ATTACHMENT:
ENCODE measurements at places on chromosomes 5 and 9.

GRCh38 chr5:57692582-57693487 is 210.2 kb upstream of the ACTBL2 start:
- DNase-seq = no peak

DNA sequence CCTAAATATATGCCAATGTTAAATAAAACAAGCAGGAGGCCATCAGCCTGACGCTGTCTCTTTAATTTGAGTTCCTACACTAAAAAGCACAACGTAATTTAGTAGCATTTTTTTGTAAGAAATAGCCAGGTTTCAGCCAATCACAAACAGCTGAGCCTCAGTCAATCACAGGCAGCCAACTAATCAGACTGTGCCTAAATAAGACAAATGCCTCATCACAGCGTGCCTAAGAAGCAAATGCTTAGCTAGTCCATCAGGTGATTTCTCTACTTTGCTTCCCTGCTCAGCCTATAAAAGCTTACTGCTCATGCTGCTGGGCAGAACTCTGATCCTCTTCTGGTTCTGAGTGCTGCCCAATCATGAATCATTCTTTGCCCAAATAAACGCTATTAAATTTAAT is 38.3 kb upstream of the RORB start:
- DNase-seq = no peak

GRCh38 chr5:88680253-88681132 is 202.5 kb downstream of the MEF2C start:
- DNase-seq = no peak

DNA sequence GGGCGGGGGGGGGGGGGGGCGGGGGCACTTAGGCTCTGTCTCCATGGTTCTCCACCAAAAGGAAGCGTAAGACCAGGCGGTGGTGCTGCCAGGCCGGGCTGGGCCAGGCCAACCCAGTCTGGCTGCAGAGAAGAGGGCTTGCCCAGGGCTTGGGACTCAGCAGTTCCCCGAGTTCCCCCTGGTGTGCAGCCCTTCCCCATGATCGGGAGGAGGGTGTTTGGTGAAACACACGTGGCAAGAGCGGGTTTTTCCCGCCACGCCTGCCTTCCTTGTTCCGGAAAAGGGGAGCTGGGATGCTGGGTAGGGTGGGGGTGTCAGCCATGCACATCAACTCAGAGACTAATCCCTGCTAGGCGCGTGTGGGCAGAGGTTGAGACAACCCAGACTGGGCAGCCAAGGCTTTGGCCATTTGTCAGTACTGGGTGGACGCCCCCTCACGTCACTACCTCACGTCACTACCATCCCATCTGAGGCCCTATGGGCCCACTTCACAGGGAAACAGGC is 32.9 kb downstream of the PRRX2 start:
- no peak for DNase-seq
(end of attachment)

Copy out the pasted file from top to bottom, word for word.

ENCODE measurements at places on chromosomes 5 and 9.

GRCh38 chr5:57692582-57693487 is 210.2 kb upstream of the ACTBL2 start:
- DNase-seq = no peak

DNA sequence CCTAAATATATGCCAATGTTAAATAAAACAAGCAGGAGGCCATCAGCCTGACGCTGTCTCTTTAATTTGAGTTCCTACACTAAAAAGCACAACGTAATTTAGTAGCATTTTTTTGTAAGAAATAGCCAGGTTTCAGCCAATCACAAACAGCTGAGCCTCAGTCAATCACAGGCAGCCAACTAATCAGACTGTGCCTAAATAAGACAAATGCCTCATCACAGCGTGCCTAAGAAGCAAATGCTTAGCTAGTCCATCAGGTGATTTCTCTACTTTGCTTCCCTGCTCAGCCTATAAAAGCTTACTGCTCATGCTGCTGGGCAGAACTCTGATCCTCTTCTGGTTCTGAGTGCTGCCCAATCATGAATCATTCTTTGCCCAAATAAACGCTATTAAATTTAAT is 38.3 kb upstream of the RORB start:
- DNase-seq = no peak

GRCh38 chr5:88680253-88681132 is 202.5 kb downstream of the MEF2C start:
- DNase-seq = no peak

DNA sequence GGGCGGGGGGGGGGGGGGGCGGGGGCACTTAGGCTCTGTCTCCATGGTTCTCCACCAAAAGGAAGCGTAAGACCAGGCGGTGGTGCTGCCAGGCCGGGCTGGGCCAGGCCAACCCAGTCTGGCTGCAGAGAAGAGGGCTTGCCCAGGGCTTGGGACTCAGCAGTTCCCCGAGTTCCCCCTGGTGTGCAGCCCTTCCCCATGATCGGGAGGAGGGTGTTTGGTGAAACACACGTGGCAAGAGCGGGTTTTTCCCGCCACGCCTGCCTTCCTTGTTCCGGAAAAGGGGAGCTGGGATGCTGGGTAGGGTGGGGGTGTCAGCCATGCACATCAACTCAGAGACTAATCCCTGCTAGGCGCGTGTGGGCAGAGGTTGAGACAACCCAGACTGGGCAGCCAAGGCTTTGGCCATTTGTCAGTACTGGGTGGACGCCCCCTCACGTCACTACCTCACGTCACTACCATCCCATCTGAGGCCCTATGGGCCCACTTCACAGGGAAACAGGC is 32.9 kb downstream of the PRRX2 start:
- no peak for DNase-seq